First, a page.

Caffeine is one of the most well-known stimulants in the world. It is best known as an ingredient in coffee, tea and cocoa. Most people know about this ingredient due to the strong effect of caffeine. Due to these stimulating effects, it has become very popular and sought after as a pre-workout. Given the effects, it is not surprising that caffeine is a main ingredient in many pre-workout supplements.
Caffeine is also known as:
Functions of caffeine (powder)
Unfortunately, due to European legislation, we cannot describe all the effects and functions of this product. Not even if these have been confirmed by research. Nevertheless, we do our best to provide you with as much relevant information as possible.
Many people are familiar with the effectiveness of caffeine. It is clear to many, that it is very suitable as a pre-workout. This has also been confirmed by several studies . It has been shown that it is not only suitable for strength athletes, but also endurance athletes. In addition, it is used in most fat burners, and can have many other effects  .
Who can use caffeine ?
Caffeine is one of the most consumed stimulants in the world. It is estimated that approximately 85% of adults in America consume caffeine . It is important to realize that a large proportion of these people consume caffeine by drinking coffee instead of taking a supplement . Currently, it is also often conusmed by strength training individuals, endurance training individuals and people who want to burn fat . It can also be useful in situations where increased alertness is necessary. These could be situations like night shifts, long car rides and jet lag.
How should I use caffeine ? / Dosages
Several studies suggest that 3mg – 6mg per kilogram of body weight, is an appropriate amount when used as a pre-workout . Therefore, 200mg – 350mg is recommended for most people. This can be consumed approximately 15 – 60 minutes before a workout. The effects of caffeine usually last for 3 to 5 hours . Therefore, it should not be used before going to sleep. It is also recommended to start with a lower dose of 3mg per kilo of body weight or less. This allows users to determine their tolerance and choose the ideal dosage. One level scoop contains ~85mg of caffeine powder.
It is important to realize that continuous caffeine intake can result in caffeine tolerance. As a result, it is possible that after some time, larger doses are required in order to experience the desired energy boost. To avoid extreme tolerance build-up, this supplement should be used a maximum of 4-5 times a week. If you use this supplement regularly, caffeine intake from other sources should also be limited on the days when this supplement is not being used. If you already have an extreme caffeine tolerance, we recommend that you significantly reduce your entire caffeine intake for ~ 2 weeks. It is often recommended to reduce the caffeine intake gradually over the course of the first week.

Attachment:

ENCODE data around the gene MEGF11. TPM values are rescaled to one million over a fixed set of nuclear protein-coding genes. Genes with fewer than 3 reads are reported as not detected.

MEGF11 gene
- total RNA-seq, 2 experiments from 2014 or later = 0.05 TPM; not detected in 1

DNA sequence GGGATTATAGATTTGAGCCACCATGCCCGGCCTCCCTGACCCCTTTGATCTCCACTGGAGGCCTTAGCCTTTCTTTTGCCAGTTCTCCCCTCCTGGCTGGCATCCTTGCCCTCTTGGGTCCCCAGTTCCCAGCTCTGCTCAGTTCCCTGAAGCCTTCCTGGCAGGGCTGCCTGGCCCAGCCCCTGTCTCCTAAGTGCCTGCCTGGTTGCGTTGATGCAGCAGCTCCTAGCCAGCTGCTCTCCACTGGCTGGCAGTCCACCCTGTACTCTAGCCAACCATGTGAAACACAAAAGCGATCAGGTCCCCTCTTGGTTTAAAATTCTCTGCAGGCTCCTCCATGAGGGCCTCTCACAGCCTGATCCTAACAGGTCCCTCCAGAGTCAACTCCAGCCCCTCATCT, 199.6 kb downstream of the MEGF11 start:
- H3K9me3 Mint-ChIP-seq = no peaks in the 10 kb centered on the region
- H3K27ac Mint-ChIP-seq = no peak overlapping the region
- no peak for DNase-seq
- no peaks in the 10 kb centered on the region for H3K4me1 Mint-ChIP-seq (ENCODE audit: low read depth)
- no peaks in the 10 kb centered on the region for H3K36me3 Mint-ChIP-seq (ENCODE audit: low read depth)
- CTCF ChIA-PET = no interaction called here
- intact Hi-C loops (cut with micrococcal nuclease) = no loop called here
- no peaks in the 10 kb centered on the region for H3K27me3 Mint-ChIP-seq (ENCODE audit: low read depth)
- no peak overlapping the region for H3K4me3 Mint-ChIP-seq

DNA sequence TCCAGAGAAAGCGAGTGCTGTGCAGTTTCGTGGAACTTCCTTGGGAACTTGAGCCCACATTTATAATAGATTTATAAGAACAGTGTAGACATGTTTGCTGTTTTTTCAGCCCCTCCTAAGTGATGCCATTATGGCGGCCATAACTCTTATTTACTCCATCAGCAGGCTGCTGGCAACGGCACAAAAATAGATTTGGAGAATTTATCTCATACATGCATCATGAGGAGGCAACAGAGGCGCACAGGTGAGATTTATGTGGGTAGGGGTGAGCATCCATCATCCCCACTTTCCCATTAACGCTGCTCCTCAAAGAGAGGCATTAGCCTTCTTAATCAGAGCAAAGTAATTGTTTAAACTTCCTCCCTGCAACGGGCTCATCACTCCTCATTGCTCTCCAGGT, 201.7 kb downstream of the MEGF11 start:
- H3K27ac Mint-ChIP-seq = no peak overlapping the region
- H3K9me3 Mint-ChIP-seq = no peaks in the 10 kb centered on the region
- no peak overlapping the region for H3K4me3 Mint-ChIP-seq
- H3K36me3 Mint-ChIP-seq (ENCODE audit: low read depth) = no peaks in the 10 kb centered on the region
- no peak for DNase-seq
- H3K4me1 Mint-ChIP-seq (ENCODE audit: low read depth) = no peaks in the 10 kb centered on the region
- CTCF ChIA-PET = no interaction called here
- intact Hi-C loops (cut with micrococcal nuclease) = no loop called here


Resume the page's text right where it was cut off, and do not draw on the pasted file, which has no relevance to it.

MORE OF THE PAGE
Stacking / combining
This stimulant can be combined well with other ingredients and supplements. After all, it is main ingredient in many pre-workout supplements. It can be combined with supplements such as creatine, protein powder and synephrine. It is often combined with synephrine in fatburners, because of the possible combinable effects of both stimulants . It can also be used in conjunction with other stimulants. However, it is important not to use too many stimulants simultaneously.
Where does caffeine come from ?
Caffeine is found in nature in approximately 60 plant species, including kola nuts, tea leaves and coffee beans . These natural sources can be harvested and are incorporated into a variety of caffeinated foods, such as soda and chewing gum. However, it is important to realize that added caffeine is often synthetic. The caffeine in pre-workout is also often synthetic due to the lower price. Fortunately, this has no effect on the quality or effectiveness of this stimulant.
Safety & competitive use
The European Food Safety Authority (EFSA) has reported that moderate consumption of up to ~400mg caffeine per day can be part of a healthy balanced diet and an active lifestyle . However, pregnant and breastfeeding women are advised to limit caffeine intake to 200mg per day. We also advise people with high blood pressure or heart problems to moderate their intake.
The World Anti-Doping Agency (WADA) decided to remove caffeine from the banned substances list in 2004. This has allowed athletes to consume caffeine during training and competitions since 2004 without any problems. If you have doubts if use is legal in your sport, we advise you to ask the relevant sports association.
A dietary supplement can contribute to a healthy and active lifestyle. However, it should not be a substitute for a healthy lifestyle and a varied diet. The recommended dosage should not be exceeded, since side effects may occur otherwise. Temporary side effects of caffeine can include: higher heart rate, restlessness, tremors, and a decreased sleep quality. In rare cases, these side effects can also occur with normal doses. If side effects occur, consumption should be discontinued.
As with any supplement, we advise users to consult a physician before use. In particular if you use medication or have health complaints. This product should not be used by people which have high blood pressure or heart problems. In addition, this supplement should not be used by women who are pregnant or breastfeeding. Furthermore, this product should not be used by persons under 18 years of age and must be kept out of the reach of children. Keep this product in a cool and dry place to maintain the quality.